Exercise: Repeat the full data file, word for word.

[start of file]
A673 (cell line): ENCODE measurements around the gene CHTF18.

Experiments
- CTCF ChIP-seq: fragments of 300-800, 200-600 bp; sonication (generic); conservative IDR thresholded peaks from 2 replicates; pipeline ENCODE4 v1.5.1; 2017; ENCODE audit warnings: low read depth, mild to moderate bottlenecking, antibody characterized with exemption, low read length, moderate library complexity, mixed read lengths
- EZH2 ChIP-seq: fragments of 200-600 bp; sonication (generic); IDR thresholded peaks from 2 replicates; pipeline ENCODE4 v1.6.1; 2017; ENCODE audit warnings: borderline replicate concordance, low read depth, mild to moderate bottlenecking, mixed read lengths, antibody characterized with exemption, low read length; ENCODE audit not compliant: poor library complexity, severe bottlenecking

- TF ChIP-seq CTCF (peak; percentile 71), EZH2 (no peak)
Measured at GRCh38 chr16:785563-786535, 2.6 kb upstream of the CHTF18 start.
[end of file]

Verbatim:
A673 (cell line): ENCODE measurements around the gene CHTF18.

Experiments
- CTCF ChIP-seq: fragments of 300-800, 200-600 bp; sonication (generic); conservative IDR thresholded peaks from 2 replicates; pipeline ENCODE4 v1.5.1; 2017; ENCODE audit warnings: low read depth, mild to moderate bottlenecking, antibody characterized with exemption, low read length, moderate library complexity, mixed read lengths
- EZH2 ChIP-seq: fragments of 200-600 bp; sonication (generic); IDR thresholded peaks from 2 replicates; pipeline ENCODE4 v1.6.1; 2017; ENCODE audit warnings: borderline replicate concordance, low read depth, mild to moderate bottlenecking, mixed read lengths, antibody characterized with exemption, low read length; ENCODE audit not compliant: poor library complexity, severe bottlenecking

- TF ChIP-seq CTCF (peak; percentile 71), EZH2 (no peak)
Measured at GRCh38 chr16:785563-786535, 2.6 kb upstream of the CHTF18 start.